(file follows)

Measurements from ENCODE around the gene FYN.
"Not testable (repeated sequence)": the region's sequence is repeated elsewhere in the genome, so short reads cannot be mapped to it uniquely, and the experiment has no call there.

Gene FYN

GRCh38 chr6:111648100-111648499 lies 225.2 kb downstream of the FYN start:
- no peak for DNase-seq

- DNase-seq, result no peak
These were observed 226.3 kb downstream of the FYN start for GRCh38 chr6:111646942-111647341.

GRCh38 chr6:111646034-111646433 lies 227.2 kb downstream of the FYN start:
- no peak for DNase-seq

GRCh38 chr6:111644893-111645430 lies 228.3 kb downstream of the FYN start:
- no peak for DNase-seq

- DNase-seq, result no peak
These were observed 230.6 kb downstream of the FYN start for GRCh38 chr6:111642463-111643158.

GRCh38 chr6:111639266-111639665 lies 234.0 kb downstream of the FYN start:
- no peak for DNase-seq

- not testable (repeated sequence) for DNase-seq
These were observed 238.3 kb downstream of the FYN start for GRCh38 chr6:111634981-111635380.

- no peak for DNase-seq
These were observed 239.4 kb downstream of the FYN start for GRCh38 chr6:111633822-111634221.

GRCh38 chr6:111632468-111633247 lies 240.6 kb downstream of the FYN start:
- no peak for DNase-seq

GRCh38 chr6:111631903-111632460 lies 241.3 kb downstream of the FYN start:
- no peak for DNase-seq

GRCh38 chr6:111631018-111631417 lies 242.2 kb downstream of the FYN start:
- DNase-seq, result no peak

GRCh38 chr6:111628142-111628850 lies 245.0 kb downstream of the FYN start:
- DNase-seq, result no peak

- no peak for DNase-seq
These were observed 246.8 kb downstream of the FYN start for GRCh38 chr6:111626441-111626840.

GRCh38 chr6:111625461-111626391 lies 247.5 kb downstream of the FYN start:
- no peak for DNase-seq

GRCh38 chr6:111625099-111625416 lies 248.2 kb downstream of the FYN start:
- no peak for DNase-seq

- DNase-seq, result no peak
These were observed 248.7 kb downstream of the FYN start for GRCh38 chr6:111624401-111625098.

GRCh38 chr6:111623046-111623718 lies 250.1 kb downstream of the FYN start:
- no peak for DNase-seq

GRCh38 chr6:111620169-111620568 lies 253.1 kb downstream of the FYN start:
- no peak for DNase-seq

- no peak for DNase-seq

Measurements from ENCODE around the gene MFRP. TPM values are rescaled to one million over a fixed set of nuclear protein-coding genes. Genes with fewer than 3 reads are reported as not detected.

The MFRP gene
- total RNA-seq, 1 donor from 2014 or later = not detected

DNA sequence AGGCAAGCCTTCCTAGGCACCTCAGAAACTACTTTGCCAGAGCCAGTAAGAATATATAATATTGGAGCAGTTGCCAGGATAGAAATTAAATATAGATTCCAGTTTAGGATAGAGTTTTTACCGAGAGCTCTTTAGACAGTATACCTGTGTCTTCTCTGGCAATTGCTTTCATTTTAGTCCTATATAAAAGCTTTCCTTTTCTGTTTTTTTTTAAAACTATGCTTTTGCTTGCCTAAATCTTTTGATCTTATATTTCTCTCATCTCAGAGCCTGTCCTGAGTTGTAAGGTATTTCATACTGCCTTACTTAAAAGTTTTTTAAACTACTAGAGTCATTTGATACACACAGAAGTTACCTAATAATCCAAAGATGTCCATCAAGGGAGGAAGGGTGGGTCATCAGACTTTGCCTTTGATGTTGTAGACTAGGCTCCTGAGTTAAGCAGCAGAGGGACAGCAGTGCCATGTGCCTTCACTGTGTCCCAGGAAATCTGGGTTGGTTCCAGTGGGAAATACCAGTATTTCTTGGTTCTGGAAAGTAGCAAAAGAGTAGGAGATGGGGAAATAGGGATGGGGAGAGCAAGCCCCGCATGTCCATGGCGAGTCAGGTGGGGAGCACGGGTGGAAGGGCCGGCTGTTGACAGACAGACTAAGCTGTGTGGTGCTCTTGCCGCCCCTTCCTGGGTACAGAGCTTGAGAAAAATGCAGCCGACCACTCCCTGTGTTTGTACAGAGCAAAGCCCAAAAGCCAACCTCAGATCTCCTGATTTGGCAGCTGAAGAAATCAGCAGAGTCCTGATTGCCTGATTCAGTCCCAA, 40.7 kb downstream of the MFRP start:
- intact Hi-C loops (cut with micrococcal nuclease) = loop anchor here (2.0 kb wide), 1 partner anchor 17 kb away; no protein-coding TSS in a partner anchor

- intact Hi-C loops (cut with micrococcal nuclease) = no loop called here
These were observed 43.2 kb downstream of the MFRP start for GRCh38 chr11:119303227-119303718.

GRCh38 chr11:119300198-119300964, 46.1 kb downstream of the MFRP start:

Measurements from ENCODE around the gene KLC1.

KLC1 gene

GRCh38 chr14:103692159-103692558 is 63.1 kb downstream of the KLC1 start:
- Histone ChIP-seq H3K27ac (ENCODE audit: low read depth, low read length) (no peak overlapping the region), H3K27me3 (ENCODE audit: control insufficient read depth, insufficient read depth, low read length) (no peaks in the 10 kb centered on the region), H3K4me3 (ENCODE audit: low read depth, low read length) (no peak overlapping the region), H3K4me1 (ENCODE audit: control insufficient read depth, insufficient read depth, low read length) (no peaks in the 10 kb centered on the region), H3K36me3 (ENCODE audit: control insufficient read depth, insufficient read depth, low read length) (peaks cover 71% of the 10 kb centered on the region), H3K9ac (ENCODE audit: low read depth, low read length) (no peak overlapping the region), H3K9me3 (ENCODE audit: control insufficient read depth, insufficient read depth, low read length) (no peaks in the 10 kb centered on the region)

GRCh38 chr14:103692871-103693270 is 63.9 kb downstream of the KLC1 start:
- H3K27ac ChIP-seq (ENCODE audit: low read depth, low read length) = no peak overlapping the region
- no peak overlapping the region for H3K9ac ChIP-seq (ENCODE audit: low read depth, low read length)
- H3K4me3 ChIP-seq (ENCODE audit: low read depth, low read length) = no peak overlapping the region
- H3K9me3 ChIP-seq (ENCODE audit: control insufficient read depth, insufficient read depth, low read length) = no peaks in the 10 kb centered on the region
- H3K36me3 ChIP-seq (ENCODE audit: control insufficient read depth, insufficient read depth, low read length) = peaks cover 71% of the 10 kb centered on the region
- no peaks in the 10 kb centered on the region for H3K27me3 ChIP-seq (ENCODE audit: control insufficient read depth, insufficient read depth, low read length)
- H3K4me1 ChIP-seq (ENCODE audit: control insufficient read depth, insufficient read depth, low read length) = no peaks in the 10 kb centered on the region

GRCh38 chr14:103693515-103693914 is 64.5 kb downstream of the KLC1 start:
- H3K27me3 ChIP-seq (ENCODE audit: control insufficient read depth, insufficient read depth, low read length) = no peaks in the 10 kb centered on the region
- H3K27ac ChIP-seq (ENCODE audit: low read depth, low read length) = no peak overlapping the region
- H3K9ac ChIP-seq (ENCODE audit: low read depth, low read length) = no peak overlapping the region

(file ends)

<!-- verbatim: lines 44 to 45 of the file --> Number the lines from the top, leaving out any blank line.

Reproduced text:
DNA sequence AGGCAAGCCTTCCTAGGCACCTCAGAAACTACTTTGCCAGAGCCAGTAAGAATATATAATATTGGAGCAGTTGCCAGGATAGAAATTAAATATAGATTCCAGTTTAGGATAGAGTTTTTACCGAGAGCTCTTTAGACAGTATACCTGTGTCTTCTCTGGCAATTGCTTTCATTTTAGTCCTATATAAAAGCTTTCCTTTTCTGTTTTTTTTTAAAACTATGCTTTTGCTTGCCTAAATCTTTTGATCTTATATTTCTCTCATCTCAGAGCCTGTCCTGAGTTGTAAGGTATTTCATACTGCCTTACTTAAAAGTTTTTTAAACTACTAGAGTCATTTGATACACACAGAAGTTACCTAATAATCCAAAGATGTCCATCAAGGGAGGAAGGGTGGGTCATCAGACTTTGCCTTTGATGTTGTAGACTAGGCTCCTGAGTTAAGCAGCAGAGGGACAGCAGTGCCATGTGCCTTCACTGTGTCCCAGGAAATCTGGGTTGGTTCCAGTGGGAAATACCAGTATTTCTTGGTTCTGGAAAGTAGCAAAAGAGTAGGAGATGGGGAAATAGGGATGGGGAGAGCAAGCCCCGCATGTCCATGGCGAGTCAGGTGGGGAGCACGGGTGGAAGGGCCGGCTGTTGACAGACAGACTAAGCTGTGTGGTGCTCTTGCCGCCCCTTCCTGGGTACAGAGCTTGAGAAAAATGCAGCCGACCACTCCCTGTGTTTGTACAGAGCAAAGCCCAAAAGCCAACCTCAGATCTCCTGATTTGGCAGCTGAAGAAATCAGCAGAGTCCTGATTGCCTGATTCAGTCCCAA, 40.7 kb downstream of the MFRP start:
- intact Hi-C loops (cut with micrococcal nuclease) = loop anchor here (2.0 kb wide), 1 partner anchor 17 kb away; no protein-coding TSS in a partner anchor